Varanasi’s charms

A day or two after the worst of the effects of food poisoning had subsided, i was stumbling along the twisty narrow alleys of Varanasi’s labyrinthian old city, cursing the hand-pulled carts, wild cows and occasional motorcycle when i looked out at the flickering lights being lit along the cobblestoned street to the sound of a thousand bells being run at a thousand shrines. Smoke from crude charcoal ovens of street kitchens selling chai, samosas, dosas and other bits and pieces had begun to choke the still street-level air but the occasional brightly coloured kite could still be seen darting between the narrow crumbling terraced houses high overhead catching the last of the sunlight.

My mood lifted then. Sure the lanes are full of rubbish, cow manure, mangy stray dogs, the occasional dead animal and stinks of piss and it’s almost impossible to walk more than fifty meters without being accosted by beggers, touts, scammers and drug dealers but that’s part and parcel of the whole thing, that’s part and parcel of visiting Lankhmar.

It is a bit geeky comparing Varanasi to Lankhmar, Fritz Leiber’s creation but it’s the only way I can concisely convey what Varanasi feels like at least to fellow geeks who have read Leiber’s sword and sorcery series. For those who havent, Erickson’s Darujhistan or Pratchett’s Ankh-Morpock might have to do as pale shadows – the Ganges is not quite as bad to look at as the river Ankh but is quite as deadly in microbacterial count.

There’s a thriving backpacker community here even if it seems that all the backpackers are dreadlocked hippies. The town is popular for its classical indian music and dance classes and of course for its marijuana. Part of that could be that Varanasi is a town dedicated to the god Shiva and Shiva’s favourite food is apparently bhang lassi – a yoghurt drink spiked with hashish. We were here during a big Shiva festival and there was a lot of that floating around, bhang lassis being apparently legal for religious reasons with hashish and dope being illegal still. The regulations doesnt make that much sense to me, and not it seems to many of the drug dealers here either – they deal quite openly and are persistent in trying to sell hashish. I’ve had to tell a number of them that I am Buddhist and hence do not take any drugs before they got the idea. It seems that religion makes a good argument either way.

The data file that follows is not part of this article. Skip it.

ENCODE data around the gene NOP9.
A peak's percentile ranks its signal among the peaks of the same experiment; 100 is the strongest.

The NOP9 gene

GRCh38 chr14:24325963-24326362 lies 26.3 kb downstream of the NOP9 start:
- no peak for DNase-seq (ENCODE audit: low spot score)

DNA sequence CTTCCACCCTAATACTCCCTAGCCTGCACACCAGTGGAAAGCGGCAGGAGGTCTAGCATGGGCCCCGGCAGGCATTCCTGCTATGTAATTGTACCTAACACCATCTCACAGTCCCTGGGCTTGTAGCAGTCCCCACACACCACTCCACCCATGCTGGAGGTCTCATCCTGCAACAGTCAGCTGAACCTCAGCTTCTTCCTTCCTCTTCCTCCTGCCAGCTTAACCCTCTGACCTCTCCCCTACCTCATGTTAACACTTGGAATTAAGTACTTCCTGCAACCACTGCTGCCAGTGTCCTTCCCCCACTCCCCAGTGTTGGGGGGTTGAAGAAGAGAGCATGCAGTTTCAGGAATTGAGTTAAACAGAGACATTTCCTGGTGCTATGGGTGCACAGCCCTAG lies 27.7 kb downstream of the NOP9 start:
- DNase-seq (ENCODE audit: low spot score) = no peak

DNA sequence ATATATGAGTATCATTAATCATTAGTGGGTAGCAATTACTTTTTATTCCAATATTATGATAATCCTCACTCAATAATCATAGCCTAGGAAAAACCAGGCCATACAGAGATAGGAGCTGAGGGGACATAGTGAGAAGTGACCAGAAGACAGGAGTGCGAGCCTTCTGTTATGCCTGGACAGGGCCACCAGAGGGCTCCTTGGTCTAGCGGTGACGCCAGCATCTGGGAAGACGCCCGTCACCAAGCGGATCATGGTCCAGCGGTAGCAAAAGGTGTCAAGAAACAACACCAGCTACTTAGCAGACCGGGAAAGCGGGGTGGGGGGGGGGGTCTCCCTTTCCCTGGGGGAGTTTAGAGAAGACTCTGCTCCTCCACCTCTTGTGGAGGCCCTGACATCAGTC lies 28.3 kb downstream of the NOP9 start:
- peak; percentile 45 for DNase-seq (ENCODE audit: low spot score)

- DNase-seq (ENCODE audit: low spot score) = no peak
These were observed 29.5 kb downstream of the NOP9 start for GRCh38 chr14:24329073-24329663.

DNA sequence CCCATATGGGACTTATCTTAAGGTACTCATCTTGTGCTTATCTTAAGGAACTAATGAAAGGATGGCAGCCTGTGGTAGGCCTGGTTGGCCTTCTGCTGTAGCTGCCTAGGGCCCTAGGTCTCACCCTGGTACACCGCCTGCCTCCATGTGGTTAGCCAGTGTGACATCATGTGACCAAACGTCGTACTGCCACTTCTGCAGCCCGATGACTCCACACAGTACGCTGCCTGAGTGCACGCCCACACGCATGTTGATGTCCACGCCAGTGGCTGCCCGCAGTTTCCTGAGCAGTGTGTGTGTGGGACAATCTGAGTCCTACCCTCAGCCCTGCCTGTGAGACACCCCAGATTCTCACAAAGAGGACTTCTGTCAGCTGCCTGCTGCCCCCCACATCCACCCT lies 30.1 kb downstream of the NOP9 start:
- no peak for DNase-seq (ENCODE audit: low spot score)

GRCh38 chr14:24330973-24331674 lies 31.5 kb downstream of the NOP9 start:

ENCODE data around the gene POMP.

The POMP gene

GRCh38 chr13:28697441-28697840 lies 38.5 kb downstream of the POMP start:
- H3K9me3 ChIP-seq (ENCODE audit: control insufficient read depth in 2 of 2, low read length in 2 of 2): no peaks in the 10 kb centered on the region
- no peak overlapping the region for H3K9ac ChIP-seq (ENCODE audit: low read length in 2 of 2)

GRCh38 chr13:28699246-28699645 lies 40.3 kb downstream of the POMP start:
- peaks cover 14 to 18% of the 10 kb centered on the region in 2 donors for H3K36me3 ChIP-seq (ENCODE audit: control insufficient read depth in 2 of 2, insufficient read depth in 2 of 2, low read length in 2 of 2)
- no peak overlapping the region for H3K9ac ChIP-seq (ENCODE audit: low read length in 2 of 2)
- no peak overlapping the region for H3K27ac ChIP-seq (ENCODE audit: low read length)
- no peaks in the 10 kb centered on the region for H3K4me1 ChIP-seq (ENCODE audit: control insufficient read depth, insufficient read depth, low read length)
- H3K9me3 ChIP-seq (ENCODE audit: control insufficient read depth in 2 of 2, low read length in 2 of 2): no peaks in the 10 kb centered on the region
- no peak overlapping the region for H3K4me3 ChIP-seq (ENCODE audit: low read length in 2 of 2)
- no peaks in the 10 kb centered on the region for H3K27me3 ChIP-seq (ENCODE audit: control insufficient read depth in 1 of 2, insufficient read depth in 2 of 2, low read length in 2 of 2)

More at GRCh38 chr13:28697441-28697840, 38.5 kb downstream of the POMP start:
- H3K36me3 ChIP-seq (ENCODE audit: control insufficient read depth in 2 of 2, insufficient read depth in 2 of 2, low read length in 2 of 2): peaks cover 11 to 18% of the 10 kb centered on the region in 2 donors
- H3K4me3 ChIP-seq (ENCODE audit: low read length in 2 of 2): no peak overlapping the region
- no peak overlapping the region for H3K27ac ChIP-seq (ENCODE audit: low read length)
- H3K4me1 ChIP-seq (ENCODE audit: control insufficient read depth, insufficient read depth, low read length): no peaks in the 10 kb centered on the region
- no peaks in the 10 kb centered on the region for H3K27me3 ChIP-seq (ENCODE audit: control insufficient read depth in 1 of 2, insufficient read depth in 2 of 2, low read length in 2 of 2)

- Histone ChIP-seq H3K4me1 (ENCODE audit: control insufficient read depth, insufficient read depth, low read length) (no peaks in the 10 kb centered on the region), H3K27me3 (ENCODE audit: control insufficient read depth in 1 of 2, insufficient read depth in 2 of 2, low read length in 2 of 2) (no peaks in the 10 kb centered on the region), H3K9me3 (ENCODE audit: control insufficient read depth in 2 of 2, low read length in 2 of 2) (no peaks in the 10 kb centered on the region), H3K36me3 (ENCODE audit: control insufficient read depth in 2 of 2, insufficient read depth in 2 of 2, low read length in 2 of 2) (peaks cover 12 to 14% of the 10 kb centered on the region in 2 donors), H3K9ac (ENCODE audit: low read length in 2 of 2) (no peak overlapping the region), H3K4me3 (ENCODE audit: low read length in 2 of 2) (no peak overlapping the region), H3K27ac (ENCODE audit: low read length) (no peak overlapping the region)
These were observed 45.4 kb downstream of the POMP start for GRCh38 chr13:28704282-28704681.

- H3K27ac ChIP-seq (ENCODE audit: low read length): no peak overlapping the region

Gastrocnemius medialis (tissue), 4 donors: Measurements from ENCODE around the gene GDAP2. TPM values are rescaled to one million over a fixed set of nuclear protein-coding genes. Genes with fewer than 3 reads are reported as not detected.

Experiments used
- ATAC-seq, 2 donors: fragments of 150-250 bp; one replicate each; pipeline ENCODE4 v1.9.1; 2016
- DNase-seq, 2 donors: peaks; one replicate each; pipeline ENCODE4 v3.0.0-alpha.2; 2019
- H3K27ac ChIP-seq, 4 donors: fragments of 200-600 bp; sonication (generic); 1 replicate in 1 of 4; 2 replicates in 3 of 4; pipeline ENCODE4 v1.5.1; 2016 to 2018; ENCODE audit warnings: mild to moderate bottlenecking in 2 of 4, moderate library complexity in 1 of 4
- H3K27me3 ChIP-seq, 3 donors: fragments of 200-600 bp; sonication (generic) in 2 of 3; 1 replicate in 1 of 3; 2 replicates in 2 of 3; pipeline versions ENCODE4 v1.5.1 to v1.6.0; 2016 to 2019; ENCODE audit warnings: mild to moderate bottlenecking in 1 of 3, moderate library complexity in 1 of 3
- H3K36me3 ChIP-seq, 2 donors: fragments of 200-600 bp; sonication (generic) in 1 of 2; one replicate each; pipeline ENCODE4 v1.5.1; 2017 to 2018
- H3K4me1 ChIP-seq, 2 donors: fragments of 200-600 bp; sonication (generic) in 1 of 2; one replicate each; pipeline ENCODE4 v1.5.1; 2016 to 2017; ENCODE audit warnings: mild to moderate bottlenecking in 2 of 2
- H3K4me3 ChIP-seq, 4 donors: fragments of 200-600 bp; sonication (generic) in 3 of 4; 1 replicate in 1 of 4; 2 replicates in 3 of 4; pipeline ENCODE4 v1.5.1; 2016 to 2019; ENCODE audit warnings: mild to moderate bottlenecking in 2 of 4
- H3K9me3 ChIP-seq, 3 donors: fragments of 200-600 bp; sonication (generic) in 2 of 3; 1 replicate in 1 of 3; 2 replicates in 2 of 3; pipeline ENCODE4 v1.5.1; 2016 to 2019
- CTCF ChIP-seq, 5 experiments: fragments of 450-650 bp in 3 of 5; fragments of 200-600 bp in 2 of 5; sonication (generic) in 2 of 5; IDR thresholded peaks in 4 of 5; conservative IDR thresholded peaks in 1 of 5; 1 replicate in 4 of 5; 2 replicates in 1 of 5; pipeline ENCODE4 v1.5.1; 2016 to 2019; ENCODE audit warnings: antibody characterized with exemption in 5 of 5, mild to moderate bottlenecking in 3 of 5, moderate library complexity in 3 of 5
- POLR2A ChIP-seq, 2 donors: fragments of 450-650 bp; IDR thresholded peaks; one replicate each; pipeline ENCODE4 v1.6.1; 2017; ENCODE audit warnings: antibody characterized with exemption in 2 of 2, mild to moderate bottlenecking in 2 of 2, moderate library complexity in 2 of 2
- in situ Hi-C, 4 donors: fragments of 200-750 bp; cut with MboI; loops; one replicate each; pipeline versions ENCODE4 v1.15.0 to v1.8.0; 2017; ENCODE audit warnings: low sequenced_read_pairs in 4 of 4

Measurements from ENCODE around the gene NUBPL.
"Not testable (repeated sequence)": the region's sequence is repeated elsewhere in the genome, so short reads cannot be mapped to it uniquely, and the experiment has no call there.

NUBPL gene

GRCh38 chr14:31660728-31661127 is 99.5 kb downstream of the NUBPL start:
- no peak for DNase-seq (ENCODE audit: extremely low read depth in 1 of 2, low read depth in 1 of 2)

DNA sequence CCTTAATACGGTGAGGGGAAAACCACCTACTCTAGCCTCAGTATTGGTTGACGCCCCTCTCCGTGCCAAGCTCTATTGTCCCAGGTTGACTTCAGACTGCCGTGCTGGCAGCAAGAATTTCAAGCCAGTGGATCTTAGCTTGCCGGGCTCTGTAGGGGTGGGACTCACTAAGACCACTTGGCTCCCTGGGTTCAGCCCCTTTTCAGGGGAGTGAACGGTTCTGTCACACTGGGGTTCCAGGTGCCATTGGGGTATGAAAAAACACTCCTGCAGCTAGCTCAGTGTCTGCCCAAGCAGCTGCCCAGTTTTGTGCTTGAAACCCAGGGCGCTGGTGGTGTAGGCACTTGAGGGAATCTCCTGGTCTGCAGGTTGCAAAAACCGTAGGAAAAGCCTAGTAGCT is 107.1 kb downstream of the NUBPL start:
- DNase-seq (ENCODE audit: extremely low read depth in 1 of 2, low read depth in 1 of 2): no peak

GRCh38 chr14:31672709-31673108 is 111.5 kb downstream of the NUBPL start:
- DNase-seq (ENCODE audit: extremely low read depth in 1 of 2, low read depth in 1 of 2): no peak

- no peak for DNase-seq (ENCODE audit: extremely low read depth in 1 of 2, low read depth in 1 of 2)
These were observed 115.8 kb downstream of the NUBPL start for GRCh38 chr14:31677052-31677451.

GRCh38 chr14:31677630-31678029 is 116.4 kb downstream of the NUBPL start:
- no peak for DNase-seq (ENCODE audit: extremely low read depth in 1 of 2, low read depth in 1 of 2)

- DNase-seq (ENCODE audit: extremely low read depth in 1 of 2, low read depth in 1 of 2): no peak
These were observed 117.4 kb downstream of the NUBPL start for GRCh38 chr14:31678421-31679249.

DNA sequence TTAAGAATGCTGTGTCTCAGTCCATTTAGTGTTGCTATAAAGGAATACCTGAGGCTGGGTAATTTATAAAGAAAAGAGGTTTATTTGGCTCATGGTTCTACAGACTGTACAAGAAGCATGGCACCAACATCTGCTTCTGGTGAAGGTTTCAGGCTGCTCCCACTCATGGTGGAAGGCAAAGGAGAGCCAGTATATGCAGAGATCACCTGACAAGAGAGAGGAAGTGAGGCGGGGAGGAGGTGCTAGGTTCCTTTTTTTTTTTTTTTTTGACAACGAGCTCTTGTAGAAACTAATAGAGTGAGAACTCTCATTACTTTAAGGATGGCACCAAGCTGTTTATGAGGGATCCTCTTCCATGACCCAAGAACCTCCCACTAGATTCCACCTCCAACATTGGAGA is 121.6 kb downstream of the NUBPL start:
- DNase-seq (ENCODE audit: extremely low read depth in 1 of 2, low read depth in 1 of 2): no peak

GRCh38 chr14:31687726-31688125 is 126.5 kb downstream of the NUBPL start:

Seeing as I have little interest in drugs or music lessons there’s not much for me to do in Varanasi but it’s surprising how easy it is to fall into a routine of meditating before dawn, having a chai by the Ganges watching the sun rise, then in between eating at various places, wandering around the alleys or along the river taking in the markets, the people, the temples and how it is all cramped into a tiny multi leveled space.

There is stuff to see: the burning ghats where for centuries hindus have been piling up bits of wood and burning their dead on the river bank under the open sky, the buddhist pilgrimage site of Sarnath some kilometres out and the main temples on the river itself but that takes a couple of days at the most. It’s the pushing mess of life in the maze that is most interesting.

We’re heading on now to Jhansi and a small town called Occha in Madhya Pradesh and then on to Khajuharo before back to Jhansi. It’s a little bit of backtracking as the trains going in our preferred direction were full but it’s just a few extra hours on the train. I will miss Varanasi though and the strangely comforting enclosed world of its old city.

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